Indian Journal of Pathology and Microbiology

CASE REPORT
Year
: 2010  |  Volume : 53  |  Issue : 1  |  Page : 117--118

Meningeal chondroma in a young female


Niraj Kumari1, Rabi Narayan Sahu2, Narendra Krishnani1,  
1 Department of Pathology, Sanjay Gandhi Post Graduate Institute of Medical Sciences, Lucknow, UP, India
2 Department of Neurosurgery, Sanjay Gandhi Post Graduate Institute of Medical Sciences, Lucknow, UP, India

Correspondence Address:
Narendra Krishnani
Department of Pathology, Sanjay Gandhi Post Graduate Institute of Medical Sciences, Lucknow, UP
India

Abstract

Meningeal chondroma is a rare intracranial neoplasm. It is usually diagnosed clinically as meningioma. Histologically it may have a differential diagnosis of chordoid meningioma, a malignant lesion, and needs radiotherapy. A chondroma is a benign lesion where surgical removal is the treatment. A 20-year-old female presented with symptoms of space occupying lesion which was clinically and radiologically considered meningioma. On histopathology, the lesion turned out to be a chondroma. Meningeal chondroma is a benign lesion for which surgical removal is the curative treatment. No further treatment in the form of radiation is required.



How to cite this article:
Kumari N, Sahu RN, Krishnani N. Meningeal chondroma in a young female.Indian J Pathol Microbiol 2010;53:117-118


How to cite this URL:
Kumari N, Sahu RN, Krishnani N. Meningeal chondroma in a young female. Indian J Pathol Microbiol [serial online] 2010 [cited 2020 Sep 25 ];53:117-118
Available from: http://www.ijpmonline.org/text.asp?2010/53/1/117/59199


Full Text

 Introduction



Intracranial chondroma is a rare benign intracranial neoplasm that usually occurs in young adults. Skull base is the common site of occurrence, however, rarely can it arise from dural convexity or the falx. [1],[2],[3],[4],[5],[6] The patients present with symptoms of raised intracranial pressure, seizures and focal neurological deficits. [1],[6],[7] These tumors commonly occur as isolated lesions, however, sometimes they may be associated with syndromes like Olliers enchondromatosis or Maffuci's syndrome. [8] We report a case of intracranial chondroma because of its rarity - it was clinically diagnosed as meningioma.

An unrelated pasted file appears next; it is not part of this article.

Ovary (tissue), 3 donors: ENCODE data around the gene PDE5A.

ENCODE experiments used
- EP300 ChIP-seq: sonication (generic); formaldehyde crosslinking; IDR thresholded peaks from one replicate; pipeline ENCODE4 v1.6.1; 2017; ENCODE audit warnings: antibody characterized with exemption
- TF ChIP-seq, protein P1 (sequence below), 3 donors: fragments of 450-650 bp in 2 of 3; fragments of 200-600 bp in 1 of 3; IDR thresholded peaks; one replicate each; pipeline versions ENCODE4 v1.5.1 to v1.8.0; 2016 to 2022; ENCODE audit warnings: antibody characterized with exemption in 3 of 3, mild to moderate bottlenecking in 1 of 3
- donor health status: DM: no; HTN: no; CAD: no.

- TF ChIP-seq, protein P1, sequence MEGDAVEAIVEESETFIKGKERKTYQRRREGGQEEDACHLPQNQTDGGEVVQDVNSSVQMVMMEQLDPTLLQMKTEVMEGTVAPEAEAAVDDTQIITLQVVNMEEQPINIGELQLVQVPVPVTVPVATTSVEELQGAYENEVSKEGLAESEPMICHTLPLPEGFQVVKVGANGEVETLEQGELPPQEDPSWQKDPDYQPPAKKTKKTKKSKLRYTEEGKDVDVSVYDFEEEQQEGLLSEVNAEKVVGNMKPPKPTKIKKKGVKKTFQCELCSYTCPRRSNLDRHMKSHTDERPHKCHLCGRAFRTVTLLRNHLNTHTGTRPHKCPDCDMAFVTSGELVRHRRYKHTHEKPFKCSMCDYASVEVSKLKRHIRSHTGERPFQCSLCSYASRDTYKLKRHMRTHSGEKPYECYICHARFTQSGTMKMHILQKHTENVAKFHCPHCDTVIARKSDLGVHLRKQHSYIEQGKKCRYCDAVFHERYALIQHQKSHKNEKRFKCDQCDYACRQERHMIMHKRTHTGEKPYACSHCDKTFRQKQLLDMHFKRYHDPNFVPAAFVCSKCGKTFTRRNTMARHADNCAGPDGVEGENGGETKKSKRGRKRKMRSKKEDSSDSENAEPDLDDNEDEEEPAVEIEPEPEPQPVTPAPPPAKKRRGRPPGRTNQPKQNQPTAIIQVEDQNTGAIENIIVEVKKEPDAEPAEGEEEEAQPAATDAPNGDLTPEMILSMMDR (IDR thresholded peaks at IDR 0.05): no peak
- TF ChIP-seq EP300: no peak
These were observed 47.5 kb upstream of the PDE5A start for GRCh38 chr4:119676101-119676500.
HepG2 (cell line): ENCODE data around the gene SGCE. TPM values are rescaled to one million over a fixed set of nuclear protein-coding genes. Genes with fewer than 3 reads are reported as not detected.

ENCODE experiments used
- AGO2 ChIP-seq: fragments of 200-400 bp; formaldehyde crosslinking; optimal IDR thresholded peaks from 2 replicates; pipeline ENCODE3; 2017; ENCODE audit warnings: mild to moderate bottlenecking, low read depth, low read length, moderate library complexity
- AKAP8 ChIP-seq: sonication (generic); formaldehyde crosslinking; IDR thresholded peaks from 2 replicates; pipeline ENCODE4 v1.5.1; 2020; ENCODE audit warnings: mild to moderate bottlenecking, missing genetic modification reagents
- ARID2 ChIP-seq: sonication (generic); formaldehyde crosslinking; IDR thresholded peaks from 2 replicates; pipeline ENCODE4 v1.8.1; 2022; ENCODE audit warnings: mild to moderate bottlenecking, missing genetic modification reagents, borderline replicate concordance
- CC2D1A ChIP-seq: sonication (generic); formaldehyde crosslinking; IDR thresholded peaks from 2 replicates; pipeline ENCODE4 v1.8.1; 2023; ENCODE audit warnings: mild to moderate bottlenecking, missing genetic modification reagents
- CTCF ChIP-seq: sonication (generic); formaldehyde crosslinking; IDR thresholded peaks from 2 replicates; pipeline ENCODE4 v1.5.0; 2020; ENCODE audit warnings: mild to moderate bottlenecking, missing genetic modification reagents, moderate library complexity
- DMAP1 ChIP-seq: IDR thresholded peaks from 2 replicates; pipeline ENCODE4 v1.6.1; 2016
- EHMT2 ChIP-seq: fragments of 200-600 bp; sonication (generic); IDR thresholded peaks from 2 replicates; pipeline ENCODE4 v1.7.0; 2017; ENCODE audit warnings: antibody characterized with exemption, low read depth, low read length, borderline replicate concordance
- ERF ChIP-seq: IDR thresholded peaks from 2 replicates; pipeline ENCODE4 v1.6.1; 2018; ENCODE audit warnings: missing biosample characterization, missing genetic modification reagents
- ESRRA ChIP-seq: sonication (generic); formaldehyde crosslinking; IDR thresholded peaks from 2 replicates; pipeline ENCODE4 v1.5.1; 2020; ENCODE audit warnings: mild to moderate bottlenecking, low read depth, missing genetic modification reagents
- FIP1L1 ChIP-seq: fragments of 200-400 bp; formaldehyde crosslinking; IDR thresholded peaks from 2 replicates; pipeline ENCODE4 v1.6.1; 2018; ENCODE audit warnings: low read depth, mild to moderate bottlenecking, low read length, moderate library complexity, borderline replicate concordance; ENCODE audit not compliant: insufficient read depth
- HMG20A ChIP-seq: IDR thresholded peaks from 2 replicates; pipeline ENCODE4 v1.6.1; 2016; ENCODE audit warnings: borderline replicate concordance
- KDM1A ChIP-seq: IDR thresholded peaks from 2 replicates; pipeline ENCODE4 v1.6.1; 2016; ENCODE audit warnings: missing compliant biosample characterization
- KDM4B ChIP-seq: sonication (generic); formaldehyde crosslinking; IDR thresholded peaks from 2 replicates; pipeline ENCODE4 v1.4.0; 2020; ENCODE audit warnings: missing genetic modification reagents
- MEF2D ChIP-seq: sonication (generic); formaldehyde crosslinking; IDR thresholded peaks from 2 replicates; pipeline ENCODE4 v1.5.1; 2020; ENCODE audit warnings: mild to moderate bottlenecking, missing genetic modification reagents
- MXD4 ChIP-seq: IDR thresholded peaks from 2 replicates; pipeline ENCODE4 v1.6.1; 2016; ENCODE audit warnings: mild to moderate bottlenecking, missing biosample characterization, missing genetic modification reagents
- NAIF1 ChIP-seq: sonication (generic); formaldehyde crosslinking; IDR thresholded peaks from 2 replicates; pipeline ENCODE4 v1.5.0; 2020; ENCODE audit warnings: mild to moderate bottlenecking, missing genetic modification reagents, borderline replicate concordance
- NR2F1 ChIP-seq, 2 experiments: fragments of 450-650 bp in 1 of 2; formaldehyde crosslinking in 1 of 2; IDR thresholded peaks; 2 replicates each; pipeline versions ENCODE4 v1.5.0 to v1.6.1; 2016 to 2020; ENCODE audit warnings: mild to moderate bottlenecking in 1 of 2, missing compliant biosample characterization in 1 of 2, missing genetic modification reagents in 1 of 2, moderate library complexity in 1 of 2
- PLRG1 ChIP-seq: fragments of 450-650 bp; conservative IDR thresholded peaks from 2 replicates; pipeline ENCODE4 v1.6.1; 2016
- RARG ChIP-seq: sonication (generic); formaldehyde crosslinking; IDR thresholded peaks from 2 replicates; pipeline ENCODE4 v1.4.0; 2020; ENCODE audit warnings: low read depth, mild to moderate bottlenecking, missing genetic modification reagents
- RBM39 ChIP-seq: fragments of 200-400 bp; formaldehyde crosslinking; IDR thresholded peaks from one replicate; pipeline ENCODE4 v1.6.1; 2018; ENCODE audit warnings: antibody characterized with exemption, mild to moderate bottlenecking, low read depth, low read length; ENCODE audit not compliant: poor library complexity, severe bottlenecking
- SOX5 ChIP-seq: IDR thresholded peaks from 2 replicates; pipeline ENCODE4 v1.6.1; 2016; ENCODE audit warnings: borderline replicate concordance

Case Report



A 20-year-old female presented with five months of progressive headache and vomiting. On examination, there was no neurological deficit except for the presence of bilateral papilledema on fundoscopy. Imaging on Computed Tomography (CT) scan showed a left fronto-parietal large extra-axial lesion measuring 13x7x6cm that was predominantly isodense with areas of hypodensity surrounding edema and midline shift. magnetic resonance imaging (MRI) revealed hypo intense lesion on T1 and hyper intense lesion on T2 with heterogenous post-contrast enhancement [Figure 1]. The patient's hemogram and viral serology including HbsAg, human immunodeficiency virus (HIV) and anti hepatitis C virus (HCV) were negative. Left fronto-parietal parasaggital craniotomy performed and tumor was excised completely. Intraoperatively, the tumor was extra-parenchymal pinkish-white, firm, lobulated and poorly vascular attached to falx posteriorly. Per-operatively the mass was located in left frontal parasagittal region with attachment to sagittal sinus posteriorly. It was firm to hard in consistency and avascular having a well defined arachnoidal plane of cleavage.